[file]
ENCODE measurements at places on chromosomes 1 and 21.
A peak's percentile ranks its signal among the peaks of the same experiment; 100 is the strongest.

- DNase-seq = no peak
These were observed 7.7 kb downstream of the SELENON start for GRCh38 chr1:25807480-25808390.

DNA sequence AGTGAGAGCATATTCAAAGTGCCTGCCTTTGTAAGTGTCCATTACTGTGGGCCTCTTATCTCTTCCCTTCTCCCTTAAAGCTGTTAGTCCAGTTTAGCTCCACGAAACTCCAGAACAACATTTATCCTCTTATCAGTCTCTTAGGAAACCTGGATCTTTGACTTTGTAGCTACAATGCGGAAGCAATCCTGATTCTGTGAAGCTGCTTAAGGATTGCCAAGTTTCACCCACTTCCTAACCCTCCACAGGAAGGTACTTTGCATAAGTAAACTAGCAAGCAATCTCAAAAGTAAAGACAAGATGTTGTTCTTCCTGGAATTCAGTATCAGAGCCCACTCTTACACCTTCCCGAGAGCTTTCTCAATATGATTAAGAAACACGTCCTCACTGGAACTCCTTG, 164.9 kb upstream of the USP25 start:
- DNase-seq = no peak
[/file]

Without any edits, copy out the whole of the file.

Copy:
ENCODE measurements at places on chromosomes 1 and 21.
A peak's percentile ranks its signal among the peaks of the same experiment; 100 is the strongest.

- DNase-seq = no peak
These were observed 7.7 kb downstream of the SELENON start for GRCh38 chr1:25807480-25808390.

DNA sequence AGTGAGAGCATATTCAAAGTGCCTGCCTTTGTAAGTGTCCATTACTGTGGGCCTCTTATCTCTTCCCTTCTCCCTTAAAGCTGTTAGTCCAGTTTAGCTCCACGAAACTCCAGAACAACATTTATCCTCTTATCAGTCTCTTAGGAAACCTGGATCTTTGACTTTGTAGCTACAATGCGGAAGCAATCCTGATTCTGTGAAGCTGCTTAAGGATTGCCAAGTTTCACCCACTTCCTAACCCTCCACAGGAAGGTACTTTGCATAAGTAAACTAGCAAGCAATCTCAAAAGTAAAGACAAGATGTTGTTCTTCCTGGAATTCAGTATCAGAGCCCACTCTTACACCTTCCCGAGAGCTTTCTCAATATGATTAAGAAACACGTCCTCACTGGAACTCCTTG, 164.9 kb upstream of the USP25 start:
- DNase-seq = no peak